Although cell cultures have many uses as test systems, it has been rigorously shown that the cells grown in monolayer cultures exhibit neither the same biosynthetic repertoire nor the same permeability properties as cells in the organism, nor are they organized or differentiated in the same manner as cells in a tissue or organ.

Thus, alternatives to animal testing and cell culture test systems are being sought. Equivalents of tissue that reproduce in vitro many of the physical and biological characteristics of natural tissues would be useful for the study of the tissue cell biology, physiology and pathology.

SUMMARY OF THE INVENTION

The present invention provides methods of, apparatus for, and kits for determining the interaction of tissue and at least one agent by use of at least one tissue equivalent.

Tissue/agent interactions which may be determined in accordance with the present invention, include but are not limited to, the passage of the agent into or through the tissue equivalent; the production or release of one or more substances by the tissue equivalent; and a change in permeability, proliferation, differentiation, or configuration of cells of the tissue equivalent. In some embodiments the interaction of the tissue and the agent serves to protect the tissue. The agents tested include, but are not limited to, various stimuli, e.g., light, physical injury, and various substances, e.g., chemicals, cosmetics, pharmaceuticals and tissue protective agents.

Various types of tissue equivalents may be used in the practice of the present invention and include, but are not limited to, epithelial, connective, cartilage, bone, organ, gland and blood vessel tissue equivalents. The composition and configuration of the tissue equivalent will be selected in light of the nature of the interaction studied and limitations of the assay procedure used to determine the interaction. A tissue equivalent may be cast in any desired configuration.

One method according to the present invention of determining the interaction of tissue and at least one agent by use of at least one tissue equivalent comprises the steps of:

a. contacting the agent with a tissue equivalent, wherein the tissue equivalent is adjacent to a liquid phase; and

b. determining the interaction of the tissue equivalent and the agent by analyzing at least one of (i) the tissue equivalent, (ii) an intracellular fluid of the tissue equivalent, or (iii) the liquid phase.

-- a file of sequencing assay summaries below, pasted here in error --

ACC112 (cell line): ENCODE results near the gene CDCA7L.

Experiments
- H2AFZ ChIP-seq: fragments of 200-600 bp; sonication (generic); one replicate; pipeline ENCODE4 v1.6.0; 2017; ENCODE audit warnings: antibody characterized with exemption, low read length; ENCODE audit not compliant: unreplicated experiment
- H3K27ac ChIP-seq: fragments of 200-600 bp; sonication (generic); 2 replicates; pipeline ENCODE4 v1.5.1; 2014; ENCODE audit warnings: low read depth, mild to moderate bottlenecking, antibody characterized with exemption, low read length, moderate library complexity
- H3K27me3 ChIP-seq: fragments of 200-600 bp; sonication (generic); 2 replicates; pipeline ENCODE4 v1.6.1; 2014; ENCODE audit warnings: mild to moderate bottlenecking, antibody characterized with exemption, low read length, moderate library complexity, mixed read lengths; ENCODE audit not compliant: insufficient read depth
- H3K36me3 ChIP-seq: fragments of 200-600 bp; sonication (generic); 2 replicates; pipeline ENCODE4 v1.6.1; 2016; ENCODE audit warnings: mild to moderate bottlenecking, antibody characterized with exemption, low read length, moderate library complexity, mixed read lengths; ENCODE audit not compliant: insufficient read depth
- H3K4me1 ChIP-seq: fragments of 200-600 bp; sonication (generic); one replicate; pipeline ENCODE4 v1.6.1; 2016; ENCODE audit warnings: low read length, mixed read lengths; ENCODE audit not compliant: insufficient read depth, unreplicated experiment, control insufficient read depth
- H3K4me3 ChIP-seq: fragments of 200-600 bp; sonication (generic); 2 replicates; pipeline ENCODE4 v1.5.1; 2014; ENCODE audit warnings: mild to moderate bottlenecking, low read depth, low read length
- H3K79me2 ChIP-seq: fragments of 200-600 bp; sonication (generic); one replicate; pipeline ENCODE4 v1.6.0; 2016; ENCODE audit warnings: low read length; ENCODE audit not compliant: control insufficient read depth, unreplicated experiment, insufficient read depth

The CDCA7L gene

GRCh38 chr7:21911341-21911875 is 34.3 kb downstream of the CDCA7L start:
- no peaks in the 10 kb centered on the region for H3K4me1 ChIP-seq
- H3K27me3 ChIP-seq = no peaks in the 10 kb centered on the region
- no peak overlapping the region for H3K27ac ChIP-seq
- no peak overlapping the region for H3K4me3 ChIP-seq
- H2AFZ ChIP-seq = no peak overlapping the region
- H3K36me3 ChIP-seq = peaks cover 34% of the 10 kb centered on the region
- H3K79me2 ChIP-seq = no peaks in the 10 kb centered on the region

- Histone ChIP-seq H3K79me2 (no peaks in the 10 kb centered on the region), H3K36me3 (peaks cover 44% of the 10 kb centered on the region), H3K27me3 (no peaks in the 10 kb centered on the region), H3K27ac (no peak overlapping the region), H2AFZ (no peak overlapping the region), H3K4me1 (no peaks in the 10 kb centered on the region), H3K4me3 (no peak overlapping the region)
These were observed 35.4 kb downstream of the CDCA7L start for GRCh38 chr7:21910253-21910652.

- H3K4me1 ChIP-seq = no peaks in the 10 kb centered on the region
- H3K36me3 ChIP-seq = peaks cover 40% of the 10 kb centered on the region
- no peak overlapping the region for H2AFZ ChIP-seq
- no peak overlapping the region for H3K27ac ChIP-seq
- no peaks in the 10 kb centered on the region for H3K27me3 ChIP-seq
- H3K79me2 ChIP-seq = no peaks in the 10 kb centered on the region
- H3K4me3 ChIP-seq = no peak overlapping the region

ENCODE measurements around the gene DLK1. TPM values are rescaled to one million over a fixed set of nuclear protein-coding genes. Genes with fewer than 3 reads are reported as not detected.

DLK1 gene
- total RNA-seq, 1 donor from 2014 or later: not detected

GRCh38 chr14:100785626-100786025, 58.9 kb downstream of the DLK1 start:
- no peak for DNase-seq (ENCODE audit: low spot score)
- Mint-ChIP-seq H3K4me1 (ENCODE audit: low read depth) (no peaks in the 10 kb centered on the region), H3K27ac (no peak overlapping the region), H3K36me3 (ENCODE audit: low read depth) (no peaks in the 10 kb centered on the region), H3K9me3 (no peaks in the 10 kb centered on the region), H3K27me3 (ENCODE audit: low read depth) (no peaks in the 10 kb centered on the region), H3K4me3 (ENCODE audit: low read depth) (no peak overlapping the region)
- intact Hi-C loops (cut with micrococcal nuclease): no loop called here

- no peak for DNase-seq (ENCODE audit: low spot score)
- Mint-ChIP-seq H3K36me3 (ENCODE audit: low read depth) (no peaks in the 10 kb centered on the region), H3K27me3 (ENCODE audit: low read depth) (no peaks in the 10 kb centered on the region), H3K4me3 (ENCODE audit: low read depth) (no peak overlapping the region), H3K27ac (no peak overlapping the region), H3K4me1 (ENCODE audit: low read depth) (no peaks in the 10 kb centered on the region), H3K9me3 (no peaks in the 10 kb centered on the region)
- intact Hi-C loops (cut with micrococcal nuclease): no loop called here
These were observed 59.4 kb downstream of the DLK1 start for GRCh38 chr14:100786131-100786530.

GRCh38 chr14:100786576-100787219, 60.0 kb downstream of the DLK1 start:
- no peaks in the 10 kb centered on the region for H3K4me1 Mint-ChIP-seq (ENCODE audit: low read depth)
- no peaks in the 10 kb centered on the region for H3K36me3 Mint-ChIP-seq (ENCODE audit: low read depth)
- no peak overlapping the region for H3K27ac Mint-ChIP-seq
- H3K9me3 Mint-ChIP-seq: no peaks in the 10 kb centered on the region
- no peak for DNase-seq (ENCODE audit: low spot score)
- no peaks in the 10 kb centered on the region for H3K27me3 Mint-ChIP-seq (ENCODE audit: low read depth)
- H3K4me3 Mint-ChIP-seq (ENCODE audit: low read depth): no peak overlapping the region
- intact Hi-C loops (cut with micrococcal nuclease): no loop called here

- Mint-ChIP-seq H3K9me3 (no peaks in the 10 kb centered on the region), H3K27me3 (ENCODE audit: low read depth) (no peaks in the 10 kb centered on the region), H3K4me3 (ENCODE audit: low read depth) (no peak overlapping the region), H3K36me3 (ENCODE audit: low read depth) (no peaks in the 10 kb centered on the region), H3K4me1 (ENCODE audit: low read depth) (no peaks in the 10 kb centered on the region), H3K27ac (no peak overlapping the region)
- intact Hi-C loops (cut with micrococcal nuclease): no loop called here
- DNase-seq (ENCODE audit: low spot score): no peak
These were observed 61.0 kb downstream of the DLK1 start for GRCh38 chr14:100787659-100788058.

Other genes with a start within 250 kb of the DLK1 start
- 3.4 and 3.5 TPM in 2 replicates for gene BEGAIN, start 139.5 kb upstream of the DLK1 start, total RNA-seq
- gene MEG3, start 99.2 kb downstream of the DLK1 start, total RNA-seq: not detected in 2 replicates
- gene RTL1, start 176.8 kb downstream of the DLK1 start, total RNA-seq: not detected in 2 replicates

In other methods provided by the present invention, at least one tubular tissue equivalent is used to determine the interaction of tissue and at least one agent, the method comprising:

a. contacting the agent with the lumen or abluminal surface of the tubular tissue equivalent, such contact being effected by providing a liquid phase adjacent to the lumen or the abluminal surface of the tubular tissue equivalent, and introducing the agent into the liquid phase; and

b. determining the interaction of the tubular tissue equivalent and the agent by analyzing at least one of (i) the tubular tissue equivalent, (ii) the intracellular fluid of the tubular tissue equivalent, or (iii) the liquid phase.

Preferred tubular tissue equivalents include skin, blood vessels and glands.

One apparatus according to the present invention for determining the interaction of tissue and at least one agent by use of at least one tissue equivalent, comprises a container for the tissue equivalent, the container comprising:

(i) means for positioning the tissue equivalent in the container, whereby the tissue equivalent defines at least one region in the container;

(ii) at least one port; and

(iii) means for closing the container. When the tissue equivalent is included in apparatus of the present invention, the tissue equivalent is preferably positioned in the container so that it defines at least two regions in the container.

In some embodiments the tissue equivalent defines an upper and a lower region in the container. In yet other embodiments wherein the tissue equivalent is a tubular tissue equivalent, the tubular tissue equivalent is positioned so that it defines an inner and an outer region in the container. In some embodiments, the container is further provided with one or more liquid phases.

Various means for positioning a tissue equivalent in a container are taught by the present invention. In some embodiments of the present invention, the means for positioning a tissue equivalent in the container is disposed in the container and comprises a permeable member.